Have you always wanted to be married? As a child, did you dream about what your spouse would be like and how many kids you would have? Or maybe you’re more like me. Your desire for these things came later. Maybe you wanted to be on your own for a while, enjoying the freedom and benefits of adulthood. But now you would prefer a little less freedom and a lot more companionship. You would like to share your life with someone and long to settle down and have a family.

You’ve expressed your desire for marriage to family and friends, and they have reassured you with a common refrain: “If you want to be married, it’s obvious you don’t have the gift of singleness. You’re meant to be married. The right guy just hasn’t come along yet. But hang in there—he will.” They are confirming what you have suspected: since you want to be married, God hasn’t given you the gift of singleness. If you had the gift, you would not be struggling this way.

That sounds logical, but is it true?

One way to find out is to use the same line of reasoning with different circumstances. Let’s say you are married and you’re struggling with it. It’s hard to be joined to another person. You don’t really like making decisions about time and money with someone else. Even though you’ve been married for years, it hasn’t gotten any easier. You long for the freedom you enjoyed as a single person. Would anyone agree with you if you said, “I’m obviously not suited for marriage. I must not have the gift of marriage. I need to get a divorce”? Probably not.

Or let’s say someone tells you that he isn’t attracted to his wife, and doesn’t have much of a sex drive. Would you tell him, “Wow, if that’s true, then it’s clear you were never meant to be married. You should get an annulment”? I doubt it. In neither situation would you want to draw conclusions, take action, or make recommendations based on someone’s desires or struggles instead of the Word of God. That’s true when you’re struggling with marriage, and it’s just as true when you’re struggling with singleness.

It is a mistake to think that if God has given you the gift of singleness, he would either make sure you never desired a spouse or children or sex, or he would suddenly remove those desires from you. If you apply this reasoning to marriage—that God automatically brings people’s desires in line with their marital status—then married couples would never struggle with being faithful. But that’s not the world we live in. We live in a fallen world where we do struggle to bring our desires under the lordship of Jesus Christ.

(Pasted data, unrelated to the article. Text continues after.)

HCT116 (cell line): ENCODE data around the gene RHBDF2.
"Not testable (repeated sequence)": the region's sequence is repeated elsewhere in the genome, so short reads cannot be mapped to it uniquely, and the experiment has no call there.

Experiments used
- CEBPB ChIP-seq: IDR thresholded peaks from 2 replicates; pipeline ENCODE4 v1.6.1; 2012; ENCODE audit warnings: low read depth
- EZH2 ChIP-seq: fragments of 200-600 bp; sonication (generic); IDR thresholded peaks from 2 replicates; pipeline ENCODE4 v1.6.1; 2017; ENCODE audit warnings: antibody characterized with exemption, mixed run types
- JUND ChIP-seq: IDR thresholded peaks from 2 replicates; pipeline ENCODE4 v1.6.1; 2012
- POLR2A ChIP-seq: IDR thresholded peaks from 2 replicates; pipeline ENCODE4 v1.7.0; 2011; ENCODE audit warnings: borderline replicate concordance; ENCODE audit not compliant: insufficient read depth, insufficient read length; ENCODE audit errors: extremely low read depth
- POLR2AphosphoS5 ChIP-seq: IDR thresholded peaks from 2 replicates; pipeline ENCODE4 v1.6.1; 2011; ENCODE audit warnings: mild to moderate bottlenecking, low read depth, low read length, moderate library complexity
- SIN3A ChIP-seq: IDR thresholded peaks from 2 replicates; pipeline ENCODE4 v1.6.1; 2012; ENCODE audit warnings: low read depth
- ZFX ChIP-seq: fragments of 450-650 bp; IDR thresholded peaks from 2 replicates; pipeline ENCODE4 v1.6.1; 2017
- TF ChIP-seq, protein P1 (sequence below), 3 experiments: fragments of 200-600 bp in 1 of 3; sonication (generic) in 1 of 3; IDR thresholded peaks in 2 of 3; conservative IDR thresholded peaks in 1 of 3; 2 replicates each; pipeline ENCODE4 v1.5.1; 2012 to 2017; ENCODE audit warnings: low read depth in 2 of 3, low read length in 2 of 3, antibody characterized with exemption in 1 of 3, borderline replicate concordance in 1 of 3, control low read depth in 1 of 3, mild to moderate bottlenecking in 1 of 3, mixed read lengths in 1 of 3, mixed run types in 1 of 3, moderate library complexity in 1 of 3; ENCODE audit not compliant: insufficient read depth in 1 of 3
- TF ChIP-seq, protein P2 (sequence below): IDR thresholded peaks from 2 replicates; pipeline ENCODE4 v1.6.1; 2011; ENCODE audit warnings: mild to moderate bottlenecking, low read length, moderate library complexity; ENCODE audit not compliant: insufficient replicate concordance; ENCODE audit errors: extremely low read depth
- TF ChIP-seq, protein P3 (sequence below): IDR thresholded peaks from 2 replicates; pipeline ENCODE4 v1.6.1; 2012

So what does the Bible have to say about the “gift” of singleness? Albert Hsu points out in his book Singles at the Crossroads that the phrase gift of singleness or gift of celibacy never appears in the Bible. The closest it comes is 1 Corinthians 7:7, where Paul says, “But each has his own gift from God, one of one kind, one of another.” In context, the term gift does refer to being married or unmarried, but Hsu explains that confusion arises when 1 Corinthians 7 is combined with 1 Corinthians 12 and misinterpreted, leading to the mistaken idea that there is a spiritual gift of singleness. In the context of chapter 7, the word gift refers to an objective gift, such as the gift of eternal life (Rom. 6:34). Just as God gives eternal life so, too, he gives you your marital status.

This stands in contrast to the way the term is used in 1 Corinthians 12 where Paul speaks about spiritual gifts. These gifts are Spirit-empowered for a particular function. One person is given “through the Spirit” the message of wisdom, to another the message of knowledge “by means of the same Spirit,” to another faith “by the same Spirit,” and so on (1 Cor. 12:8–9).

So the Spirit empowers all these spiritual gifts. If you have them, he’s expecting you to do something with them. If you have the gift of prophecy, you prophesy. If you have the gift of apostleship, you exercise authority. If you have the gift of administration, you administrate. Do you see how a “spiritual gift” of singleness doesn’t fit? How do you “single”? As Hsu notes, there is no such thing as “singling” (except in baseball, of course). Singleness is not a Spirit-empowered functional gift like those described in 1 Corinthians 12.

Spiritual gifts are meant to build up the body of Christ. Obviously, singles are to strengthen the church too—but not by virtue of being single. Rather, singles do it by exercising their spiritual gifts, just like everyone else. Your singleness isn’t a spiritual gift then, but it is a gift from God, one he wants you to receive and enjoy with thanksgiving. If you’re single, your singleness is a gift; if you’re married, your marriage is a gift. If your marital status changes, God has given you a different situation within which to follow him. Whether you are single or married, God promises to be with you and give you everything you need for life and godliness through knowledge of him (2 Peter 1:3). ¹

With this understanding I’ve come to realize that the question isn’t whether or not I have the gift of singleness. The question is: What would the Lord have me do with my singleness?

This blog is excerpted from “Struggling through Singleness,” Journal of Biblical Counseling 29:1 (2015) 7-18.

¹ Albert Y. Hsu, Singles at the Crossroad: A Fresh Perspective on Christian Singleness (Downers Grove, Ill.: InterVarsity Press, 1997). For a more complete discussion of this topic see chapter 3, “The Myth of the Gift.”